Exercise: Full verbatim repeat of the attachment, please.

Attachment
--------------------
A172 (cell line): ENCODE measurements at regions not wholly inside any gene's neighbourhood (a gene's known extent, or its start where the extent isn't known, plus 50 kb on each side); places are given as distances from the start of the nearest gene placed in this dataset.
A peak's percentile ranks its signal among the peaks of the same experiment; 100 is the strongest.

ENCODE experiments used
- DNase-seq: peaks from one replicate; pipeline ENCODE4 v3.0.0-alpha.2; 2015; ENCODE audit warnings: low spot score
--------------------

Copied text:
A172 (cell line): ENCODE measurements at regions not wholly inside any gene's neighbourhood (a gene's known extent, or its start where the extent isn't known, plus 50 kb on each side); places are given as distances from the start of the nearest gene placed in this dataset.
A peak's percentile ranks its signal among the peaks of the same experiment; 100 is the strongest.

ENCODE experiments used
- DNase-seq: peaks from one replicate; pipeline ENCODE4 v3.0.0-alpha.2; 2015; ENCODE audit warnings: low spot score